Okay, I promise this is the last love story on the list that involves odd time travel plot lines…at least until the honorable mentions. Artist Eben Adams (Joseph Cotton) and Jennie (Jennifer Jones). Eben a man in his 30’s is being beaten down by life and is about to just give up when he meets Jennie, a young girl about 12. While not attracted to her in any way, he finds her personality magnetic…and her mention of historical events 30 years out of date as if they were yesterday was odd. It gets stranger when he sees her a week later and she’s aged five years. Through a little research he find that Jennie is from the past and is somehow coming into his time at different points in her life, and the magic of it all begins to reinvigorate his life. As she starts popping in closer to his age he does begin to fall in love with her and it becomes clear that they were meant for each other, even if they’re in different times. And when he learns that she died in the past he desperately tries to save her.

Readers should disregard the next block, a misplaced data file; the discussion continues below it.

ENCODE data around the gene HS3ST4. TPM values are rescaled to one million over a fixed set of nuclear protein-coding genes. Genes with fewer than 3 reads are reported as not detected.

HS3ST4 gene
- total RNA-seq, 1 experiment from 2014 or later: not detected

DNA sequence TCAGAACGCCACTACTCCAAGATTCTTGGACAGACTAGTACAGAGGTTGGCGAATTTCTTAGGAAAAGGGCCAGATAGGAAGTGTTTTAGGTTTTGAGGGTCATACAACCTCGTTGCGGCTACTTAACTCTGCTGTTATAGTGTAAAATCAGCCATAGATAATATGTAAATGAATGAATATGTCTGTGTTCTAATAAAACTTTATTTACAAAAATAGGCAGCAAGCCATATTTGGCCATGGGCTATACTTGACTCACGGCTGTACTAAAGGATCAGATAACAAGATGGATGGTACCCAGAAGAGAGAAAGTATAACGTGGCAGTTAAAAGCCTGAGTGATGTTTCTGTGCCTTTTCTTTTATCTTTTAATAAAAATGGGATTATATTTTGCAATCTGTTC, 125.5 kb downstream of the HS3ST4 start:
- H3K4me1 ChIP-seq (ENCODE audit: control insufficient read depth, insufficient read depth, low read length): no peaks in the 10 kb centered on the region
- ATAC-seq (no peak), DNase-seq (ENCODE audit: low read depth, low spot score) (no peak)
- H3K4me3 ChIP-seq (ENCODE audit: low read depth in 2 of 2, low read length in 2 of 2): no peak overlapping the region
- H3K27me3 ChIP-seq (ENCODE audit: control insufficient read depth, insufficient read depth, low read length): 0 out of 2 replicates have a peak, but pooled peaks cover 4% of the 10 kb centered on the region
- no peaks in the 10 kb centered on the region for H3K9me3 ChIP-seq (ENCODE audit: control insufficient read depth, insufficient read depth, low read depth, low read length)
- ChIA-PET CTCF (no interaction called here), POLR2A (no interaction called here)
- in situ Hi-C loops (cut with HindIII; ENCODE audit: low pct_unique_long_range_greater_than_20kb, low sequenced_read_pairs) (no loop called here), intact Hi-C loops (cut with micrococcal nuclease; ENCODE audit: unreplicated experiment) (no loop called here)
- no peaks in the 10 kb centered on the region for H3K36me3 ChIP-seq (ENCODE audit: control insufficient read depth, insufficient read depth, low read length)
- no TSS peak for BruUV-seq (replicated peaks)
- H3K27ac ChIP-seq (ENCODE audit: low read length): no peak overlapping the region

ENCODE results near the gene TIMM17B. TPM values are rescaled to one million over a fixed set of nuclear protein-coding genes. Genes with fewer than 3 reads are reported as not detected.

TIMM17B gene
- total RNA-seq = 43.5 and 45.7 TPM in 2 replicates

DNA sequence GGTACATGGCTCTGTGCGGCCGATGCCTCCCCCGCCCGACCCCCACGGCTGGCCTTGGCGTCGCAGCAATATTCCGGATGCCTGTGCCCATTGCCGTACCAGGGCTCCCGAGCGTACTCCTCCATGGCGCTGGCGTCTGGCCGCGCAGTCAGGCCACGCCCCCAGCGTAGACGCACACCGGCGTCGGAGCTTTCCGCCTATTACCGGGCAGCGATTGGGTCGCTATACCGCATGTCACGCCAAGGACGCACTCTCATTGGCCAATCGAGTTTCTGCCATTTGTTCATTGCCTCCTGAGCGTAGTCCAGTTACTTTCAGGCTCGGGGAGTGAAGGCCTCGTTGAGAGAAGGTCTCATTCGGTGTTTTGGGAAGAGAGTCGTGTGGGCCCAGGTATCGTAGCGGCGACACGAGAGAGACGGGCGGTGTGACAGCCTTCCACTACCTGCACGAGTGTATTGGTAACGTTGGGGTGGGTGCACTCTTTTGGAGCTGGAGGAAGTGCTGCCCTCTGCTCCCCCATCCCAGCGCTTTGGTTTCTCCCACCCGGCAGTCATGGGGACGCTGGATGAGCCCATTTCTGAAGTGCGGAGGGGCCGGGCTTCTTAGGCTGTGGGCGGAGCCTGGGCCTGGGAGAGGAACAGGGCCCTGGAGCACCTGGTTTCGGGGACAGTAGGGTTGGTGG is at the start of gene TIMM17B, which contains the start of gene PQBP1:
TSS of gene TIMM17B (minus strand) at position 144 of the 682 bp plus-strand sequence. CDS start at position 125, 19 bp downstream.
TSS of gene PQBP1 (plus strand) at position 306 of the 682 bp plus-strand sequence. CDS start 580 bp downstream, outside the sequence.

Now this movie has its flaws. Namely that Joseph Cotton is in 90% of the scenes and Joseph Cotton couldn’t act to save his life; the man deserved a lifetime achievement award from the Razzies. Now, given how much I hate Cotton’s acting and still love this movie should tell you the quality of Jones’ acting and the script. I would love to see this remade, despite the perfect performance of Jones, simply because Cotton was incredibly miscast as a romantic lead…however I know that will never happen because while we might forgive the innocence of a movie made in the 1940’s, to make a movie nowadays where a 30 year old man falls in love with a 9 year old (even if he really didn’t start falling in love with her until she was of a legal age) would just come off as disturbingly pedophilic, and rightly so. So unless a genius scriptwriter and director can figure out a way around this, I will have to settle for Cotton in a movie that even he couldn’t ruin.